The industry that comes to do the great productions the ‘we’ ( Canadian film and tv industry workers ) do would be the American film and tv industry movers and shakers who are leaving their own country behind.

        Where would Canada be without them?

  5. anonymous Avatar
    anonymous

    Fran Drescher and the SAG-AFTRA Negotiations team are basking in the glory of this protest and not focused on the realistic resolution of a contract to get us back to work. We are losing crew members who must leave the industry in order to pay their bills. We cannot survive a longer strike. So actors get profit sharing and then have no experienced crew members to run the set, put makeup, dress, do hair, and light them let alone direct them?! What’s the point?!!! This has gone on way to long. Stop the madness. MAKE A DEAL NOW!

  6. James C. Avatar
    James C.

    The above comments are sorely misinformed and biased.  I am a working actor and have been for over thirty years.  I am considered successful, because I was able to make a living and support my family up until just a few years ago.

    In 2021, I was paid half the rate I made as a guest star in 2016. Half the union weekly base rate, because I was working for a streamer.  The reason?  The streamers did not want to pay residuals to use my voice and likeness in their production, but the leads of the series got over a million per episode.  I suppose the above commenters would consider this fair, because they aren’t actually human, but rather bots and AMPTP trolls .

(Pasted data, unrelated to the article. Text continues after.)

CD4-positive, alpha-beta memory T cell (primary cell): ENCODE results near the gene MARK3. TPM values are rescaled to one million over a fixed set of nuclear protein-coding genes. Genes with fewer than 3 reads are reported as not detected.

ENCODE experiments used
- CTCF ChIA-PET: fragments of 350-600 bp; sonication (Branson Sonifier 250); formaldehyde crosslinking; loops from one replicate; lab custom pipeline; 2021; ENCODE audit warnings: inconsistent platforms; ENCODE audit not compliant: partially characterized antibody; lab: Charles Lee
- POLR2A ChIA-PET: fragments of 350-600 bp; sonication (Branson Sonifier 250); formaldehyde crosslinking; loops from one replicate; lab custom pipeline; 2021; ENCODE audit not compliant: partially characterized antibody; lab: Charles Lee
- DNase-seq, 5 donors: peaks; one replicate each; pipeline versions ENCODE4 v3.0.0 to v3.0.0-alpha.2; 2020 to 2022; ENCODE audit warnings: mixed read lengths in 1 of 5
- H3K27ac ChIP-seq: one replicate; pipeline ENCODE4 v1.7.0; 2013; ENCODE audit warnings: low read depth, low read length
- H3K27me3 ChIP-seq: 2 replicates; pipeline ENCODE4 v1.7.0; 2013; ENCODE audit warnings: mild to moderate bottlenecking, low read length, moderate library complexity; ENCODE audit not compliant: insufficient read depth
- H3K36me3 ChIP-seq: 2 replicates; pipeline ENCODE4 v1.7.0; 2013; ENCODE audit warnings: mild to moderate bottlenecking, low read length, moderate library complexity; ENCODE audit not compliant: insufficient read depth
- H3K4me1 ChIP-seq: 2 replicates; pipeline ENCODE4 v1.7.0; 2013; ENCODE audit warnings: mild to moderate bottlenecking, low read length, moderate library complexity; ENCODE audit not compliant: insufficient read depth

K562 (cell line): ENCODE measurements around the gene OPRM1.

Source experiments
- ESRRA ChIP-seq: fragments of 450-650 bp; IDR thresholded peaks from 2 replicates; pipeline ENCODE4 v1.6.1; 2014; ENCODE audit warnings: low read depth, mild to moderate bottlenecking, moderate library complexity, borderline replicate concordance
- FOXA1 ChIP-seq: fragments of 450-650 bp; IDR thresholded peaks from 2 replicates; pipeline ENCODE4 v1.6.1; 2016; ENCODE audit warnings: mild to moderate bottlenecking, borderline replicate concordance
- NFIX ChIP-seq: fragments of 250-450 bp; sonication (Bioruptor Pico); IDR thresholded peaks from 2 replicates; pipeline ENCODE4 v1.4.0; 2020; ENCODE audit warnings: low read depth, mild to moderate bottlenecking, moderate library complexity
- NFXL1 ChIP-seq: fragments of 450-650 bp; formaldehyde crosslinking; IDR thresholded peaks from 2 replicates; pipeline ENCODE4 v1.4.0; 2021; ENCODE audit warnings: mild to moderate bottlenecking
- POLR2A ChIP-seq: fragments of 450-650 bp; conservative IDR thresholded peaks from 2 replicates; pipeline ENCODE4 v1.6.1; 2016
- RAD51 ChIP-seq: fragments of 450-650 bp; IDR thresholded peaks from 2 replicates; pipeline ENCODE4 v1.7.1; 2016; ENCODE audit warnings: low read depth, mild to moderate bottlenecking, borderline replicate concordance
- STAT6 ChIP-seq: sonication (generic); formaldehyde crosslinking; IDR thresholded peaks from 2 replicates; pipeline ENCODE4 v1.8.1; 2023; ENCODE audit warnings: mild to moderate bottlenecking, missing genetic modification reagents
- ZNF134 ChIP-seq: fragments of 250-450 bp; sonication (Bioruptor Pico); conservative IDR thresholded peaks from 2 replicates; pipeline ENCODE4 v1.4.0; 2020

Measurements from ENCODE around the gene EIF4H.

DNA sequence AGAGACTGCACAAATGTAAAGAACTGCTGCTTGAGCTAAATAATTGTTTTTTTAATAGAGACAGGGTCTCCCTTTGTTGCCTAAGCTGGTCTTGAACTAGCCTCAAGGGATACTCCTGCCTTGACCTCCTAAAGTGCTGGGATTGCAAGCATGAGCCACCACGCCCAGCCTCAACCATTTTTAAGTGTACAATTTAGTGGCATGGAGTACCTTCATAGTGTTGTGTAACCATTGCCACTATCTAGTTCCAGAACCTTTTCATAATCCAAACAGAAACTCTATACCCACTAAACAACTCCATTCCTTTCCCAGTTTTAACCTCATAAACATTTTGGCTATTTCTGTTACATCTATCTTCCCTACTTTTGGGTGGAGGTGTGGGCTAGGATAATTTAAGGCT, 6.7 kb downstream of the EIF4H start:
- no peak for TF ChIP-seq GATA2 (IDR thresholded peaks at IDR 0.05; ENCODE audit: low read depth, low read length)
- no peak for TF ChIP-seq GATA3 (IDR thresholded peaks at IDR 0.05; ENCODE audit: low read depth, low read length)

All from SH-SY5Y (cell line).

Look around the country.  These labor strikes are decades in the making. The very few ultra-rich get richer and richer as the very many rest of us get poorer and poorer. Nurses, healthcare workers, auto workers, teachers, laborers!  Are all the workers who are striking “babies”, or just actors?  All we ask is to make a living.   Another Day Longer, Another Day Stronger, As Long as It Takes!!!  FYI – actors aren’t the only artists who get residuals for use. 

    1. Anonymous Avatar
      Anonymous

      For Actors to work in Film and Television, they need below the line crew. Show some respect for their plight. It’s not just about actors. Our crews are being destroyed by this strike. Another day longer makes your crews weaker and weaker until there will be no one left and an industry that has gone outside of the United States forever. Think outside of your actor-centric box. I am neither a bot or an AMPTP troll.

    2. You're Nobody 'Til Somebody Hires You Avatar
      You’re Nobody ‘Til Somebody Hires You

      Stop, James. Just stop. You presume to call everyone who has a different perspective than you do a bot or an AMPTP troll while accusing everyone of being misinformed and bias. It’s laughable in the saddest way.

      Your fellow SAG-AFTRA union members, the leads who got paid a million dollars per episode for the show that you didn’t receive residuals for your voice and likeness, played a role in the amount of compensation that you received from the streamer that you have a problem with.